What Is Par-Cooking?

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  • Written By: G. Wiesen
  • Edited By: Shereen Skola
  • Last Modified Date: 22 February 2020
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Par-cooking is a process by which food is partially cooked so that it can be finished or reheated later. There are a few different reasons why this technique is commonly used in both home cooking and in the restaurant industry. This method can be an excellent way to prepare certain ingredients that then come together at the end. Each ingredient is cooked to the proper level for serving without over or undercooking anything. Restaurants also use par-cooking extensively to prepare foods most of the way prior to service, and then complete dishes to order as appropriate.

The name “par-cooking” comes from a shortening and combination of “partial cooking,” which is the basic description of this process. This can be done in a number of ways, depending on the food that is being cooked and the purpose for the use of this process. In general, however, par-cooking involves the application of heat to food so that it begins to cook, but removing it from the heat prior to finishing it. This can leave some foods open to potential bacteria; so par-cooked food should usually be refrigerated and kept cold prior to finishing.


One of the most common reasons for par-cooking is to begin preparing several parts of a dish separately to then assemble them and finish cooking it all together. A cook preparing a stir-fry, for example, might begin cooking meat and vegetables separately, par-cooking them and then placing them on plates or in bowls as each ingredient is prepared. This brings each component up to a similar level, so that they can then be added back to the cookware and finished cooking together. Without using this method, it is easy for one part of a dish to be cooked perfectly, onions for example, while thin pieces of meat are overcooked and tough vegetables remain undercooked.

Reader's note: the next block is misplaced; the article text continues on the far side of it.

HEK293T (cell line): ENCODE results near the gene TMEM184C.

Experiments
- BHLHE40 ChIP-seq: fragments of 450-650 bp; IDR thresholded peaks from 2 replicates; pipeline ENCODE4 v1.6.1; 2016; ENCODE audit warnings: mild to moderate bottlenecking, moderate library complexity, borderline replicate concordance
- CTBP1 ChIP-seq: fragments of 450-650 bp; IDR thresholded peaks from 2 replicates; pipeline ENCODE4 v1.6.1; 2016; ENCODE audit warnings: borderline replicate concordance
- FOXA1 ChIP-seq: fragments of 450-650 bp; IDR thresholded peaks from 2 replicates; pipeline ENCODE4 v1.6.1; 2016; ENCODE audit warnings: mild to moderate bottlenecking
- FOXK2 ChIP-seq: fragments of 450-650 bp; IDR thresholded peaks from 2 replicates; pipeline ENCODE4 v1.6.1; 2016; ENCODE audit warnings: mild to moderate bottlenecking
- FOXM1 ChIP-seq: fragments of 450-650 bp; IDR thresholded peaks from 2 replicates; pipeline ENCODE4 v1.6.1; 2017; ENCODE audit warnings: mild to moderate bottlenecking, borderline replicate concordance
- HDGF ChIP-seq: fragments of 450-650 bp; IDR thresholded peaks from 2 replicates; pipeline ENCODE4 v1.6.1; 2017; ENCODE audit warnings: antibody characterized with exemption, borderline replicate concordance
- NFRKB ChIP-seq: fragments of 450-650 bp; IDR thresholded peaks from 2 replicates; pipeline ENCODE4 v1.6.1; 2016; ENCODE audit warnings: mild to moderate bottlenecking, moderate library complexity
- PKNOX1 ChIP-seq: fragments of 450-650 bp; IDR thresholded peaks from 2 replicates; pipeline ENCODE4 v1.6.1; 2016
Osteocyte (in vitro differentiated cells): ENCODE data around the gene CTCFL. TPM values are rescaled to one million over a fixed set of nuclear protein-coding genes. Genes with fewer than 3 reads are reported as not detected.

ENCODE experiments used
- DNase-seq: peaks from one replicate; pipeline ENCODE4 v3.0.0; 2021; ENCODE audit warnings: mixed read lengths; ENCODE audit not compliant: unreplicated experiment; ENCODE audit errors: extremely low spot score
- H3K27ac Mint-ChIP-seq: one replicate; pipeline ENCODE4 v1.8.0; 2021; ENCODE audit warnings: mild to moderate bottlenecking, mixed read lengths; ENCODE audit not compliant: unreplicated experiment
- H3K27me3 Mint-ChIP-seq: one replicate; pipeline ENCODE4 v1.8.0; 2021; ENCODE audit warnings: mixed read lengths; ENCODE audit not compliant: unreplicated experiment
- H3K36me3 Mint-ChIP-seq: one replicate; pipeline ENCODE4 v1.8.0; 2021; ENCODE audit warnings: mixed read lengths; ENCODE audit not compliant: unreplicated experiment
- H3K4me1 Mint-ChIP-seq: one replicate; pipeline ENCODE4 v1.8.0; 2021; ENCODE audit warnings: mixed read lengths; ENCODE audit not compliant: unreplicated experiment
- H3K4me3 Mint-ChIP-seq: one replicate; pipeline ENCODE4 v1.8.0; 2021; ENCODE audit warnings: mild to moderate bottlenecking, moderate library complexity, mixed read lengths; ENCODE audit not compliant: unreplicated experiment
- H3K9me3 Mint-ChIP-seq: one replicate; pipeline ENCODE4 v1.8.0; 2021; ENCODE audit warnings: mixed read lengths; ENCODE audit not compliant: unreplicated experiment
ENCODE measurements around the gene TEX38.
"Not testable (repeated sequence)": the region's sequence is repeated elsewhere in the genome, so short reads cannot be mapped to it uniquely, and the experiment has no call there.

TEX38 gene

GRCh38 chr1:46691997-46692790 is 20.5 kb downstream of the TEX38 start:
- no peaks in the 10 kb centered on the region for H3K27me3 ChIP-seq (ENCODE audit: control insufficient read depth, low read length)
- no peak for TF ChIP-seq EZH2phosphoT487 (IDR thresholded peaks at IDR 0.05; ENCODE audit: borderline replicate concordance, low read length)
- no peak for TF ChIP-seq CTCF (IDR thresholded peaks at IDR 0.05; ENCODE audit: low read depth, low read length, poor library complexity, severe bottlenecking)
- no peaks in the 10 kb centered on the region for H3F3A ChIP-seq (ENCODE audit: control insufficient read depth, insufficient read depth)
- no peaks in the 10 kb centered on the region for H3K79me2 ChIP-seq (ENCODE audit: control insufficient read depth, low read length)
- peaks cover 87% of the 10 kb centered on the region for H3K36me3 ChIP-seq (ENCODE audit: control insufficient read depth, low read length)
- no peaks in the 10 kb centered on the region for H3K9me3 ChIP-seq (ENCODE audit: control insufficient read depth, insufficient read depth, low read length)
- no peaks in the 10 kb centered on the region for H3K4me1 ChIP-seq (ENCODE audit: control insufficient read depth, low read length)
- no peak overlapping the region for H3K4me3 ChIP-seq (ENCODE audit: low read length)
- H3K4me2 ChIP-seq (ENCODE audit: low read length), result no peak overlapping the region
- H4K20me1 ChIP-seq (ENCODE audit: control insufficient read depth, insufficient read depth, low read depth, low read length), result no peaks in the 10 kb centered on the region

Par-cooking is often used in the restaurant industry during preparation of a meal service. Risotto, for example, is a dish that requires about 25 to 30 minutes for a cook to properly make it. It is made by tossing rice in melted butter and then cooking it slowly over heat with the addition of small amounts of liquid over time.

Many restaurants cannot have diners waiting half an hour for such a dish, however, and so par-cooking is used to make meal service faster. The risotto can be cooked most of the way, but not completely, then stored and chilled. When it is ordered, a portion is returned to the heat source, and finished before it is served hot and fresh.


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Post 2

I think a lot of frozen foods sold in grocery stores is also par-cooked at the factory. Breaded snack items like mozzarella sticks and jalapeno poppers are run through a vat of hot oil before packaging so that it will only take a few minutes to finish cooking them at home.

Post 1

When I worked in a "smashed hamburger" restaurant, we had a lot of fried and breaded vegetables on the menu. Besides french fries and onion rings, we had fried mushrooms, zucchini and jalapeno peppers. I would put a basket of fried vegetables into the fryer for maybe two or three minutes, then hang it on a rack to drain.

If a customer ordered three hamburgers and an order of fried zucchini, I'd portion out some par-cooked zucchini sticks and deep fry them until they were crispy and brown. If I had to cook them completely from raw, it would have taken at least 8 minutes to reach that point. The hamburgers would be done in 5 minutes at most. We par-cooked a lot of foods so they would all come out at the same time when ordered.

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